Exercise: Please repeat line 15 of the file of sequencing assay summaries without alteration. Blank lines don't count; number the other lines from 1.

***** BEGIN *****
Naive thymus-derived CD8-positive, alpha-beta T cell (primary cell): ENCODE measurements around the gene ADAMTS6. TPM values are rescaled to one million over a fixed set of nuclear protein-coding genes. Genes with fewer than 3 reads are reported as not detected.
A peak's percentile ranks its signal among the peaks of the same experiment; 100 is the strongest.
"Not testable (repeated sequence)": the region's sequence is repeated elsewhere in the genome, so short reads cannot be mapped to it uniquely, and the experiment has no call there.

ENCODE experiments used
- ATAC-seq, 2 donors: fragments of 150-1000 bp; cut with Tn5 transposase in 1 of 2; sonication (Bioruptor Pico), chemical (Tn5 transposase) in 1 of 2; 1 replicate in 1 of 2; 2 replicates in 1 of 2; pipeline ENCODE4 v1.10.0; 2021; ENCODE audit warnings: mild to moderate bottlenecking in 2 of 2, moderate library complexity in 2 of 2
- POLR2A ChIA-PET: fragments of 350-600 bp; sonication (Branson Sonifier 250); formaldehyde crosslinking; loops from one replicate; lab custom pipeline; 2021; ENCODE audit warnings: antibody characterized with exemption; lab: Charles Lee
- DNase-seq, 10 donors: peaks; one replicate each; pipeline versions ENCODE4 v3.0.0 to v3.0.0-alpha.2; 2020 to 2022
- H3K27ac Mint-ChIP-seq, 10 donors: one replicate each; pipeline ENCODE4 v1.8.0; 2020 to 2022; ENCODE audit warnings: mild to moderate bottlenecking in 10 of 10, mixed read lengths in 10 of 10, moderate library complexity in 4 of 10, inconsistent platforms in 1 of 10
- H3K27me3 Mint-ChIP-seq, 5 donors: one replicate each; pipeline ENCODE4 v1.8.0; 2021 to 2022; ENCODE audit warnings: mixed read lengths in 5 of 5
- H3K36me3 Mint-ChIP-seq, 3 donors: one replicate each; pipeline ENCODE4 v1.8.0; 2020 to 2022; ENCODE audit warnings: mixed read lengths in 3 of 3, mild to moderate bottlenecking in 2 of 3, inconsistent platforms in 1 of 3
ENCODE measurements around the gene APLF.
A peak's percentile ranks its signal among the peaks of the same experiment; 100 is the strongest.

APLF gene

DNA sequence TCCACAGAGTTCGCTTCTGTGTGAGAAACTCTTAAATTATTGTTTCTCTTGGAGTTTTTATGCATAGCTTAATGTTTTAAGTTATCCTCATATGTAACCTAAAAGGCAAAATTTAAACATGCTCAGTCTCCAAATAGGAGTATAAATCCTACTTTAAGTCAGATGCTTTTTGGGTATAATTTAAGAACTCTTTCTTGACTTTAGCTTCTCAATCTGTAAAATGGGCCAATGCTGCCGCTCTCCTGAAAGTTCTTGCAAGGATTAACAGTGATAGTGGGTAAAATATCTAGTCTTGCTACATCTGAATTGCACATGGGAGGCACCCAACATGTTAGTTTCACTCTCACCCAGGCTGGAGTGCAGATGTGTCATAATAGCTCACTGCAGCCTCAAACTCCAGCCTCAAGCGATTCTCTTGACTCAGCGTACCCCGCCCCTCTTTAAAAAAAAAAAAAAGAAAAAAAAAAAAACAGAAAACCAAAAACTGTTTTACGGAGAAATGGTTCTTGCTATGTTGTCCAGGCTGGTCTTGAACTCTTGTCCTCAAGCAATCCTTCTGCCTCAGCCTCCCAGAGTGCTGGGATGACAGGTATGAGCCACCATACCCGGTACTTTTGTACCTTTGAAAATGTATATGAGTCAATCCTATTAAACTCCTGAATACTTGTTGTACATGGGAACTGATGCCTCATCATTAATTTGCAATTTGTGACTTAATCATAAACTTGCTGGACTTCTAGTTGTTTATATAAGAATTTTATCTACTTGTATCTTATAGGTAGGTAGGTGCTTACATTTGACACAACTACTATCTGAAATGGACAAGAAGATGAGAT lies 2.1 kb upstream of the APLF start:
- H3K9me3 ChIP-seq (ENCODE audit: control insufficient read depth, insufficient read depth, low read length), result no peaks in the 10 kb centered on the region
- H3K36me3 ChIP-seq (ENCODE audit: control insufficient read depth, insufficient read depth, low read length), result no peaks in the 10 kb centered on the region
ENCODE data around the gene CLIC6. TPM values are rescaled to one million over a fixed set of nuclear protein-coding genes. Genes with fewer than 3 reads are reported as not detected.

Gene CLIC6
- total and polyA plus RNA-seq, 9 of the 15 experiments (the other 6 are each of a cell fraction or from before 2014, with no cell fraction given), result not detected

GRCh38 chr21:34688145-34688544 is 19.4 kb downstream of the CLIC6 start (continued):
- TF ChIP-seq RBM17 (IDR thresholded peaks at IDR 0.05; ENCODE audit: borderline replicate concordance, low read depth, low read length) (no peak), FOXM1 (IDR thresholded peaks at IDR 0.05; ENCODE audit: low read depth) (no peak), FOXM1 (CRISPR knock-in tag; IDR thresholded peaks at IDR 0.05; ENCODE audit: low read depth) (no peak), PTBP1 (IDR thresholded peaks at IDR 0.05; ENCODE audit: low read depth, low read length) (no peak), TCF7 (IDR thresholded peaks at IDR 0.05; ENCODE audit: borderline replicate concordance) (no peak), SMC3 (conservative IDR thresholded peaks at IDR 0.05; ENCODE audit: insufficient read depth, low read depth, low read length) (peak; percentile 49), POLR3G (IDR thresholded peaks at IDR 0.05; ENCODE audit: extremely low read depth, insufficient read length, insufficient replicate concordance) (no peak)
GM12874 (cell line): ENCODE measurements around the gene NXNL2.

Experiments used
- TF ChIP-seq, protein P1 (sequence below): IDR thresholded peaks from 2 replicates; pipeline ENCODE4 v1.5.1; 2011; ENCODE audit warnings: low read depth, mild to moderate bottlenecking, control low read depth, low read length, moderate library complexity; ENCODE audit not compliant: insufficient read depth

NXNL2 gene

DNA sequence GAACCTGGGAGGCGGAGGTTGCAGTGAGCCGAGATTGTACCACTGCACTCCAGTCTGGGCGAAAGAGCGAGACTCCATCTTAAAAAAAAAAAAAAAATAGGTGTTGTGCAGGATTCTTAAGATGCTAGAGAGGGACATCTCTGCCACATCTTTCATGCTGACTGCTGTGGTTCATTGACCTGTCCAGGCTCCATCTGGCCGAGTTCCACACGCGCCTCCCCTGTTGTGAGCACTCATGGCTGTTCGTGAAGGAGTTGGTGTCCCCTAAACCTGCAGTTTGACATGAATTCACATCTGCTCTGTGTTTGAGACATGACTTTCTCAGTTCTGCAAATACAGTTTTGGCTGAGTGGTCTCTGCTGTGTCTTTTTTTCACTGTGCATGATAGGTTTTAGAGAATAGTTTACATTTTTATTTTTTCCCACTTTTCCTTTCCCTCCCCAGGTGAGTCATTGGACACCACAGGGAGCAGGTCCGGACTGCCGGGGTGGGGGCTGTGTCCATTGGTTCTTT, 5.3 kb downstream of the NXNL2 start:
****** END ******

- H3K9me3 ChIP-seq (ENCODE audit: control insufficient read depth, insufficient read depth, low read length), result no peaks in the 10 kb centered on the region